It appears from the street directory that the upper floor of the building might have been converted to residential use; in 1947 this address was the Mayfair Hotel Rooms (and next door were cabins, that can also be seen in the 1927 image). In 1955 the Mayfair rooms were still here, with the lower floor shared by ‘Can Govt Agriculture Health of Animals’, and ‘Nifty Noodles’. By 1973 this had become the back of the new $6m Courthouse, designed by Harrison, Plavsic and Kiss.

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Posted 30 March 2020 by ChangingCity in East End, Gone

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Nelson’s Laundry – 2300 Cambie Street

Although this 1936 image shows Nelsons Laundry (started by Nels Nelson in 1931), the building was constructed in 1928 as the Metropolitan Laundry and Dry Cleaners Ltd. It was a new company, with a significant building designed by Gardiner and Mercer, with references to the Mission Style popular at the time. It was a hybrid construction, with a reinforced concrete frame and a wooden roof, built by Adkinson and Dill, filled with the most up-to-date laundry equipment of the day. Nelson’s took over three years later, and the name continued for many years, although the company was purchased by A.B. Christopher in 1939. Lawrey Nelson was president, living on West Georgia, and Nels Nelson was the vice-president of the company, living in New Westminster. The Nelson family was Danish, but Lawrey had been born in BC. Nels was Lawrey’s father, a prominent New Westminster brewer. He was one of the first in Canada to use glass bottles sometimes instead of beer kegs or barrels. During the great fire of 1898, Nels quickly brought out fire hoses and used brewery water to protect modern new machinery while the building burned around it. He had Gardner and Mercer design his ‘prarie style’ home in 1913. During Canadian prohibition between 1916 and 1921 the Westminster Brewery was allowed to continue operating, supposedly sending the production for export – although much of it never left New Westminster. Nels sold the brewery business in 1928, and eventually it became part of the Labatt’s empire, before closing in 2005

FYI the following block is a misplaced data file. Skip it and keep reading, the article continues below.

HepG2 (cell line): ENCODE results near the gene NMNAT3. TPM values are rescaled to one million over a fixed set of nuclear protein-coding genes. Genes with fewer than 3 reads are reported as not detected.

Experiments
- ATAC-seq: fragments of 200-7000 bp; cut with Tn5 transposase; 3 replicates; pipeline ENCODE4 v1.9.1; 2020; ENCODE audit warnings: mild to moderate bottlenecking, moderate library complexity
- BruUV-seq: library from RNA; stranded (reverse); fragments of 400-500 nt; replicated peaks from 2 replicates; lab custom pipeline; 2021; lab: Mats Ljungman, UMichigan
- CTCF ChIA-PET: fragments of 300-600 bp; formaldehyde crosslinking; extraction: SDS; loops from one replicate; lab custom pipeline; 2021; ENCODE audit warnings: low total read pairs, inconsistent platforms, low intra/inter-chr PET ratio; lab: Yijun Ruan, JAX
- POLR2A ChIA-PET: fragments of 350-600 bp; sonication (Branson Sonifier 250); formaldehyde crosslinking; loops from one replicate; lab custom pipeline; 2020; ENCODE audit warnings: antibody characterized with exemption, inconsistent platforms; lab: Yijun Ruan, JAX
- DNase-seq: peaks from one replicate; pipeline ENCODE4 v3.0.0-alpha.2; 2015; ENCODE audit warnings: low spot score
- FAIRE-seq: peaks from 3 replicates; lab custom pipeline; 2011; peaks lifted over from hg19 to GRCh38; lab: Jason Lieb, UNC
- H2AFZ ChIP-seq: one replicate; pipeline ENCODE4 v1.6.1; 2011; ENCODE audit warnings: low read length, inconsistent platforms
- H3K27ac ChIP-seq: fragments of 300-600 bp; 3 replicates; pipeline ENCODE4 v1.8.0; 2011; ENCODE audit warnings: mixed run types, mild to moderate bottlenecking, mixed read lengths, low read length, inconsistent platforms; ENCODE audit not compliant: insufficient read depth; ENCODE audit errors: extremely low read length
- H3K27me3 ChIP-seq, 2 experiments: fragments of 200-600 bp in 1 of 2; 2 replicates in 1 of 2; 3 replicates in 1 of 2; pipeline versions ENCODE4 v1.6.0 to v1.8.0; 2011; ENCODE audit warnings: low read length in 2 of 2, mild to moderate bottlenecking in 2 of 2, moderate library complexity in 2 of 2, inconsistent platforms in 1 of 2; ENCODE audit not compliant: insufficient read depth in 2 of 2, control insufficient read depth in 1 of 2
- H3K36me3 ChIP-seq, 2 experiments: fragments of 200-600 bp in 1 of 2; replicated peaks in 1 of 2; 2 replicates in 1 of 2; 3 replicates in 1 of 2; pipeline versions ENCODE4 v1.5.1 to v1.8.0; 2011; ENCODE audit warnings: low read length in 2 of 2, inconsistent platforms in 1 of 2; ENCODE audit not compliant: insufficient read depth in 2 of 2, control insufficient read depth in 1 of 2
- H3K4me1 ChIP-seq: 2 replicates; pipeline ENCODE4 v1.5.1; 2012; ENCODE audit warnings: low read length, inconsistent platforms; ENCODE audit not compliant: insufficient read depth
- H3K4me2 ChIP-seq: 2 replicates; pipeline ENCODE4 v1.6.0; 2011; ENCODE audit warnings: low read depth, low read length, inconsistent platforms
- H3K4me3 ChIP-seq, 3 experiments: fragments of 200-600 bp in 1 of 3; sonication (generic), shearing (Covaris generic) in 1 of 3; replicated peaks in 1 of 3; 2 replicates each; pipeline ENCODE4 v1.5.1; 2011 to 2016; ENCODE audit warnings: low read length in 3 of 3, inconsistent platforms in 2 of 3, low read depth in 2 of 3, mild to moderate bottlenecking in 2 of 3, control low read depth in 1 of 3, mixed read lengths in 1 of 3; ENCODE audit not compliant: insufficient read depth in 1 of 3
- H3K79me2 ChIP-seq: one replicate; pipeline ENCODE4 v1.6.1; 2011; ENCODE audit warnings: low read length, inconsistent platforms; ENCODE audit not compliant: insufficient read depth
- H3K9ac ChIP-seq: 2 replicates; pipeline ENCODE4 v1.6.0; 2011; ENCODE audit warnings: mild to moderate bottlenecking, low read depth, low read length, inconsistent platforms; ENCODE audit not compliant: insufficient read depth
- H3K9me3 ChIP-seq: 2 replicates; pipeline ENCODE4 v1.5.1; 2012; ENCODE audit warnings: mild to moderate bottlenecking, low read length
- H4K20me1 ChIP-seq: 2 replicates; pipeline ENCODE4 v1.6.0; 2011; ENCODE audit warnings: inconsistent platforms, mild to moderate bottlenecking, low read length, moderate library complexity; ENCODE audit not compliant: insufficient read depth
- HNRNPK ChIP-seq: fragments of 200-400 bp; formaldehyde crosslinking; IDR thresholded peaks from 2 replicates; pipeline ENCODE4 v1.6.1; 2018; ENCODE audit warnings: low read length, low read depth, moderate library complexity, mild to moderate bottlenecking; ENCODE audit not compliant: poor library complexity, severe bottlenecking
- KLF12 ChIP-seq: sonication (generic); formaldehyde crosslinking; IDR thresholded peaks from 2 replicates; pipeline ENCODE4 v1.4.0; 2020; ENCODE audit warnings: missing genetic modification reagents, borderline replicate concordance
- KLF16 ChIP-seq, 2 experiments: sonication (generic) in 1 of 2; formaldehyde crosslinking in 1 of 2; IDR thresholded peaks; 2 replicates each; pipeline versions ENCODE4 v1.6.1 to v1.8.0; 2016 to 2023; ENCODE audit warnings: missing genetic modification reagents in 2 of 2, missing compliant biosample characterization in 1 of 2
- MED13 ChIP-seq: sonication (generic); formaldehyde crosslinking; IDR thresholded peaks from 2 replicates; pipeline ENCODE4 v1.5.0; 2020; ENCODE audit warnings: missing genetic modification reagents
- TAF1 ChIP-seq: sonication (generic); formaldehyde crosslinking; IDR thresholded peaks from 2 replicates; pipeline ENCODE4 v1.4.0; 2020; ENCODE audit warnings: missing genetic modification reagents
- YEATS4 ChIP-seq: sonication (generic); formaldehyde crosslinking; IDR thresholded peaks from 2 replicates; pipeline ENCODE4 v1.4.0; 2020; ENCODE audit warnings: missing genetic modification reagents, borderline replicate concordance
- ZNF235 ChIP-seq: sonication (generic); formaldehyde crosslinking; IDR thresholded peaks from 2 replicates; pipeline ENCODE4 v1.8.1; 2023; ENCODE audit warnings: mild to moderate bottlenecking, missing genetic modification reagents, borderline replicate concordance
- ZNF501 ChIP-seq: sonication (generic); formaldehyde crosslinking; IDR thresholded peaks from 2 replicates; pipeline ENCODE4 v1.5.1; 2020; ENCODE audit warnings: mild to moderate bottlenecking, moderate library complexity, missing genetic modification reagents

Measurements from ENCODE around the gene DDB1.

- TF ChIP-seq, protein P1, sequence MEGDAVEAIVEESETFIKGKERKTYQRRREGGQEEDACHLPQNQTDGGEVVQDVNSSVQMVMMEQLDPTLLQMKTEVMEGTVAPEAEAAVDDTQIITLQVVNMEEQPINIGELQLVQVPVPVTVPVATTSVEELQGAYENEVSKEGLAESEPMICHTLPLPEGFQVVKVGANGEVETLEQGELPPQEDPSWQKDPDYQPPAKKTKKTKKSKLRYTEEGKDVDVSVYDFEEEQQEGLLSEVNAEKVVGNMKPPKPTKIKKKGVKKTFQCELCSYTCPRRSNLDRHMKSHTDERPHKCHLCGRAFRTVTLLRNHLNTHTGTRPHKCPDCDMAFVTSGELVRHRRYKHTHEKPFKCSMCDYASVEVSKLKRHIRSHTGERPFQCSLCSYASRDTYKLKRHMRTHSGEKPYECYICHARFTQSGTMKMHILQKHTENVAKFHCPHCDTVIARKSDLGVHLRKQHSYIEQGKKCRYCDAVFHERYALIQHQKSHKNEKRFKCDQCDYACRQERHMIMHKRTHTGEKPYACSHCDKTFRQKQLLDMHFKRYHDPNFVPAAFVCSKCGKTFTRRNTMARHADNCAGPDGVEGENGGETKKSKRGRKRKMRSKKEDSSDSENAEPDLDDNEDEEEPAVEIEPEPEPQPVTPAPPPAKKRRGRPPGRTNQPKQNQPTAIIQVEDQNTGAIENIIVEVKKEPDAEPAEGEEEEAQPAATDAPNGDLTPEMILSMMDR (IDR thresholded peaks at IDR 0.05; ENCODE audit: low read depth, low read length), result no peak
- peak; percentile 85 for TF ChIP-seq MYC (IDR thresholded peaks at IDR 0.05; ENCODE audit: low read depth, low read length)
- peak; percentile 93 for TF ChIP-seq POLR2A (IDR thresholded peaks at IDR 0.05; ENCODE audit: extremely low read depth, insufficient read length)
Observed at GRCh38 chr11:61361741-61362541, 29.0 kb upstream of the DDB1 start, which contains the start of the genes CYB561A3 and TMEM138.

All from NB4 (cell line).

In 1935 The Vancouver Sun ran what was undoubtedly a promotional article which said “Beauty and utility are cleverly combined in the Nelson Laundries, Ltd., plant on Cambie Street at Seventh Avenue. Most especially is this true in the dry cleaning unit, housed in a building that is a dream of modern architecture come true. This building, 20 years in advance of its time, is marked by the simplicity of its design, Great windows across the front of it add to its attractive appearance and assure a bright and cheery atmosphere within, so different from the dry cleaning plants of a generation ago, LATEST EQUIPMENT Not only is it bright and airy within, but it is the last word in dry cleaning establishments as far as machinery is concerned. There is a double Zonic garment cleaning unit. A weighing machine nearby assures that standard loads will go in each of the huge torpedo tubes. The machine is so arranged that everything in it is kept sterile. Silk, satin and velvet garments come out with their lustre restored and absolutely free of any oily filament. Another feature which sets this up as a 1935 cleaning plant is one noticeable by its absence. That is odor. In the old days garments returned from the cleaners reeked with the odor of gasoline. There’s none about those which come home from Nelson’s. They’re as fresh and sweet as if they’d just been taken from a wash line. CARE IN IRONING The pressing section of Nelson’s has not only the up-to-date electric pressors, but the good old-fashioned ironing board and steam irons. Some of the finest of the ironing has to be done by hand and skilled workers use care that could not be surpassed by the most careful housewife. Here all rayon and celanese garments are done by hand to prevent scorching. “Nelson’s clothes stay pressed.” That’s the slogan of the pressing department. A crease that is put in a pant leg stays there. Old trousers that come in baggy at the knee and very disreputable looking, have a way of going out almost new in appearance. 0ld coats, too, are reshaped to look like new. Turning from the pressing department, the visitor to Nelson’s comes to the rug cleaning department. Thousands of dollars are represented in the massive machinery.” The article continues in similar form over several more paragraphs. Our favourite line is “And at Nelson’s especially every care is taken with every article no matter how small and cheap.”